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Discussion Starter #1
Sinister-of the left side.

Read 'bout anything about left handed people and they have to name famous ones, Billy the Kid/William Bonney/Henry McCarty always seems to pop up, based on this picture where he is wearin' his gun butt back on the left side like a left handed person does.



But a little looking close shows the buttons on his vest the wrong way for a man.



Also a bit hard to see but it is there, the loading gate on his Winchester is on the wrong side, the arrow points to the dim, barely visable gate.



One also often sees this picture touched up in books, this is how it does appear today, it is owned by the Lincoln County Heritage Foundation in New Mexico.

The picture is thought to have been taken about 1878-79 and is an earlier form than the glass plate negative type more common in this era. This is a "Tintype" where the picture is taken and developed on a polished copper plate treated with chemicals that change with the light exposure. A tintype is always reversed.

EDIT, I meant copper plate, somebody always has to go potty when I do long posts.
 

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Re: Was Billy the Kid Sinister? Todays historical picture.

He's fugly. :-X
 
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Re: Was Billy the Kid Sinister? Todays historical picture.

Aww shucks!! There goes another famous "lefty" down the drain. I'm one of the few remaining!!! But I hope people don't think I am worse looking than him!!! :eek:
 

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Re: Was Billy the Kid Sinister? Todays historical picture.

Excellent pictures and description! Thanx Glen!
 

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Discussion Starter #7
Note he is wearin' a bib shirt, the type with the piece that has the piece that buttons on the front as a separate piece. (Think John Wayne in many movies with his partly unbuttoned.)



Note it appears to have a dragon embroidered on it like Jackie Chan had in "Shanghai Noon." ;)
 

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But a little looking close shows the buttons on his vest the wrong way for a man.
Was he wearing a woman's blouse?

Glen, what is the signifigance of the dragon on his shirt? I never saw the movie you referred to.
 

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Discussion Starter #9
rorybaby said:
But a little looking close shows the buttons on his vest the wrong way for a man.
Was he wearing a woman's blouse?

Glen, what is the significance of the dragon on his shirt? I never saw the movie you referred to.
The loading gate on the left side of the Model 1873 Winchester proves the picture is reversed and being a tintype they are always reversed.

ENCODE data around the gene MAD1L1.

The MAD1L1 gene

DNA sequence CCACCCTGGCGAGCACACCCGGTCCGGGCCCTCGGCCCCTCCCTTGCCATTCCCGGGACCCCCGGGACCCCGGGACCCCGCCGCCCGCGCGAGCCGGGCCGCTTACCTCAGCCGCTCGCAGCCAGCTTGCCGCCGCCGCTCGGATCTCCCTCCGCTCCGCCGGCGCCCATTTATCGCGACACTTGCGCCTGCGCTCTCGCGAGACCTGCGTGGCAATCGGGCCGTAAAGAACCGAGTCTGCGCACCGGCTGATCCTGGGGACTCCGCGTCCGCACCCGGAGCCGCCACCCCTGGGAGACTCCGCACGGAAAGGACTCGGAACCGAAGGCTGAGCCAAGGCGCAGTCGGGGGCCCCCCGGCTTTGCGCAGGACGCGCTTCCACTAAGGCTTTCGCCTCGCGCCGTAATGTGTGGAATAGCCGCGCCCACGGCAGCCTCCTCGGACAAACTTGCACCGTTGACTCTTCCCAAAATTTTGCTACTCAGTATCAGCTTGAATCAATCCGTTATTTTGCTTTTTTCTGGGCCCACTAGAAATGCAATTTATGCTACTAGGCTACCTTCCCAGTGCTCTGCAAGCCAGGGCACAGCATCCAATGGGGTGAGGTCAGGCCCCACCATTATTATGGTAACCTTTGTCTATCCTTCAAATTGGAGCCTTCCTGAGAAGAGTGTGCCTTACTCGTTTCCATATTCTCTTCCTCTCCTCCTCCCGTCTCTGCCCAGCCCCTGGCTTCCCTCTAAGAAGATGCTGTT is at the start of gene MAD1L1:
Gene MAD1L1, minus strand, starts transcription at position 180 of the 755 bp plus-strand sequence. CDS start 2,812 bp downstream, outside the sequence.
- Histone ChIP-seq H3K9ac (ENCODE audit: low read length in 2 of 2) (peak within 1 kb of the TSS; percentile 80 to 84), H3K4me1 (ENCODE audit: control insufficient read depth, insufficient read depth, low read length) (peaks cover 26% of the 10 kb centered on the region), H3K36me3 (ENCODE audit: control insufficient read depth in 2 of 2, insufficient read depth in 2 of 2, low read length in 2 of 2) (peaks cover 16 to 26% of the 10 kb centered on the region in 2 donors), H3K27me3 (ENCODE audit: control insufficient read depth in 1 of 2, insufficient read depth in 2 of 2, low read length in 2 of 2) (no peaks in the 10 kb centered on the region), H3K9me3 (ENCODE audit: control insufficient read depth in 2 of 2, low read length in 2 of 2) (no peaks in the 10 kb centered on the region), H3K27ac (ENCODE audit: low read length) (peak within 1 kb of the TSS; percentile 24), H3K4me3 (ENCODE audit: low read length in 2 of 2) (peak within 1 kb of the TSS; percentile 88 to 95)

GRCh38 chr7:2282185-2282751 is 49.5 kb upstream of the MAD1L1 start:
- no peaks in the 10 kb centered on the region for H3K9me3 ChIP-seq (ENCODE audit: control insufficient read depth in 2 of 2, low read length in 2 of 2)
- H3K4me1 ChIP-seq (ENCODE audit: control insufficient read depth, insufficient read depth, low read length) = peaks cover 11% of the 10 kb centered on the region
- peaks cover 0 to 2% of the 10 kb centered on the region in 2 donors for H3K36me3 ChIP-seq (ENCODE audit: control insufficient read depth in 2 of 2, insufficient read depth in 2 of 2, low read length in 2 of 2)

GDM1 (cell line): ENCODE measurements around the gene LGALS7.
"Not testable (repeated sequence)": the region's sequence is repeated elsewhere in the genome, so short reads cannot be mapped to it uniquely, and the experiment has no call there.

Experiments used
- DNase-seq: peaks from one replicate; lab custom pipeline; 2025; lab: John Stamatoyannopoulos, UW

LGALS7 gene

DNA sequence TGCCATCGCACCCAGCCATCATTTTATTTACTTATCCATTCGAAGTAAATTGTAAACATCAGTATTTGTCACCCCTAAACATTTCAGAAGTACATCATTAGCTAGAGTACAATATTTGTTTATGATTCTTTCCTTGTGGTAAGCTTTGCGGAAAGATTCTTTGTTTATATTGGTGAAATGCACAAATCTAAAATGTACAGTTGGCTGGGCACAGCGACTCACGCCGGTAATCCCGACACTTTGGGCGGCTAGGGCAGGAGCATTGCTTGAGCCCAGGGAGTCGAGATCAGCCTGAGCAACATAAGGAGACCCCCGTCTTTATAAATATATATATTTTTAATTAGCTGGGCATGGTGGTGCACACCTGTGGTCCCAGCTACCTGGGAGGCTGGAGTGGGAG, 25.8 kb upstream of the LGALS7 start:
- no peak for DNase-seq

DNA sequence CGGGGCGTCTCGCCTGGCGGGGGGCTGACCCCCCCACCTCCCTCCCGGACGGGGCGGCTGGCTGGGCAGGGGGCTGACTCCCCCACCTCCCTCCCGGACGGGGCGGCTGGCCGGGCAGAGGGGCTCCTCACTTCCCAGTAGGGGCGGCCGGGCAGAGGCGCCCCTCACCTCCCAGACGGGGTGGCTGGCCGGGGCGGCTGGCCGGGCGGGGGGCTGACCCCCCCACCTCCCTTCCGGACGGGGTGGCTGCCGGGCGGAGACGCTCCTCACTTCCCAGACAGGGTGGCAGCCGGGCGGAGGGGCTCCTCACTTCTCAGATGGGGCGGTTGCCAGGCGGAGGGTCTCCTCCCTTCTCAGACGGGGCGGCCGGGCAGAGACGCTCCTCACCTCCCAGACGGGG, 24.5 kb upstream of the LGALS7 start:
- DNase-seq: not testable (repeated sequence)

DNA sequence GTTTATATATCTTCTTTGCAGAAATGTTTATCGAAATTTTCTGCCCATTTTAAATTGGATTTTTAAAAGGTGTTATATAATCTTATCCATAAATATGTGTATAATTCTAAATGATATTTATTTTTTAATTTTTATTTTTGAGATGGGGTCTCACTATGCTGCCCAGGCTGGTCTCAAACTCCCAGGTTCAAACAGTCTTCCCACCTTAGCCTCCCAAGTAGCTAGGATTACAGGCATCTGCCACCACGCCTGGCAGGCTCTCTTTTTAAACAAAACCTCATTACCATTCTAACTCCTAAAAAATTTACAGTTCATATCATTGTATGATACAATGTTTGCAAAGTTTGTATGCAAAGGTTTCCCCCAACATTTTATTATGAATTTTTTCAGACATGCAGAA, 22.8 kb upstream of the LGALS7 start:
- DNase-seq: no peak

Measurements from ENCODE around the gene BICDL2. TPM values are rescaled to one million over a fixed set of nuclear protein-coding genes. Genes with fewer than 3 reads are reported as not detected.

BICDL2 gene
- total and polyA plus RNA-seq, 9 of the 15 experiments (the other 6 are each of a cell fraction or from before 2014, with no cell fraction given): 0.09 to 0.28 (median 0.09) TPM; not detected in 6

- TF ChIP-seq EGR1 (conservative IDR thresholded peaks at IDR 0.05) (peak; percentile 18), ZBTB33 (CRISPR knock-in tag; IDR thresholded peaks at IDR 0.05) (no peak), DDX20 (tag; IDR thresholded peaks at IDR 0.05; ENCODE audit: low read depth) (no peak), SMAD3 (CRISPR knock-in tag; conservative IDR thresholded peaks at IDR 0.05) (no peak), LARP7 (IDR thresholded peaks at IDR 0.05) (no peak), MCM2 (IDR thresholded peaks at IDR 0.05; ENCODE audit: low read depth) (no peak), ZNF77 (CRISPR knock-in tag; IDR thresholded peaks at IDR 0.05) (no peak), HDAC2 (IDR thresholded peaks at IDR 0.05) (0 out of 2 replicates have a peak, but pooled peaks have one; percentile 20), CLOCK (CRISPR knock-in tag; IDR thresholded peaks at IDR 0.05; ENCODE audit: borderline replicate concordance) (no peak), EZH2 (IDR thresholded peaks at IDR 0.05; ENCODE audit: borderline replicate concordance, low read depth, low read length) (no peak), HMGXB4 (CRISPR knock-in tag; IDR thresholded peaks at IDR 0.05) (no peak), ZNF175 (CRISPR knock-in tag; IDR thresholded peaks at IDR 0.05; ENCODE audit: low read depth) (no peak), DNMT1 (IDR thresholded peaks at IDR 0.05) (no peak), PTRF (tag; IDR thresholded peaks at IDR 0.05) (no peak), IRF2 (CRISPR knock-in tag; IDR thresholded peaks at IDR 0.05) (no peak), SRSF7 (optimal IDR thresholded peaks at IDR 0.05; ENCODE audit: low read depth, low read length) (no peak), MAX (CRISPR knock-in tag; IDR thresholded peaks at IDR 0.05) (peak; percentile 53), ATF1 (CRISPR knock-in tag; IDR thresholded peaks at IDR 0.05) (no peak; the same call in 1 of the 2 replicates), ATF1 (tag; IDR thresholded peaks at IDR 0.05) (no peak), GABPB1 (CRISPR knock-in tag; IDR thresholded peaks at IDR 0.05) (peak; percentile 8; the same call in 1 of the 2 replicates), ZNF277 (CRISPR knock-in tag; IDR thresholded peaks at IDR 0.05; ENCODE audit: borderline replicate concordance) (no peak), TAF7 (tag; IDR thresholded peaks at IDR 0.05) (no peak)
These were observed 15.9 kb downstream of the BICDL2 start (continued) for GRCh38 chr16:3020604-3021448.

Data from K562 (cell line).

Bib shirts often had embroidery on them, I have one I embroidered Purple Cone Flowers on, a common wild flower of The Great Plains, the Ecinacha of the herbal crowd.

The bib shirt seems to have came about during the Napoleonic era with elite Austrian Cavalry as a uniform shirt. It came to America shortly after that and was popular with fire companies as a dress uniform shirt and is often called a fireman's shirt. It was popular in the west with both civilians and army officers in cavalry units, Custer loved them and had several which show up in pictures of him, often also called a cavalry shirt, although never an issue shirt. As for Billy's dragon, who knows, maybe he liked dragons. Another unsolved mystry.
 

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Discussion Starter #10
Going to add a bit here, shirt and coat buttons are often used to determine if a print has been reversed when we don't have the original. The Butcher Collection being negatives is easy to decide. They were all scanned proper. So then I find this one.



1886, picture 12937

Yes the fellas shirt has the buttons on the proper side. So why does he have a left handed single barrel muzzel-loading shotgun. ::)



Common thought is that since all folks were taught to shoot right handed back then, all guns were right handed. And it is not a double barrel or the other hammer would show.

Well a good friend did some research and after breech loading cartridge guns were developed, many companies still made the muzzle-loaders as a cheaper alterative. We knew that. However some copanies had left over left hand locks so they just made some cheaper left hand guns, since folks wanted either something cheap or they bought cartridge guns. And since it cost over twice as much to make a double gun, few wanted these as muzzle-loaders, so to not throw away parts they used them up and sold them a bit cheaper. ;D This seems to be one.

Of course the round headed nails in the bunk caused another research project. ::)



Turns out round wire nails were as common as the square cut nails, but cheaper. Many stayed with the square ones because they hold better, esp in some kinds of wood. ;D
 

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Ha! I knew about the nails ! Everything else I just learned today. Thanks Glen, I love this stuff!!!!!!!
 

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Glen, have you ever watch John Wayne's Chisolm? How much of the depiction of Billy the kid in that movie holds any water?
 

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Discussion Starter #13
gabbys mom said:
Glen, have you ever watch John Wayne's Chisolm? How much of the depiction of Billy the kid in that movie holds any water?
Very little if I remember right, it's been a while since I've seen that one.
 
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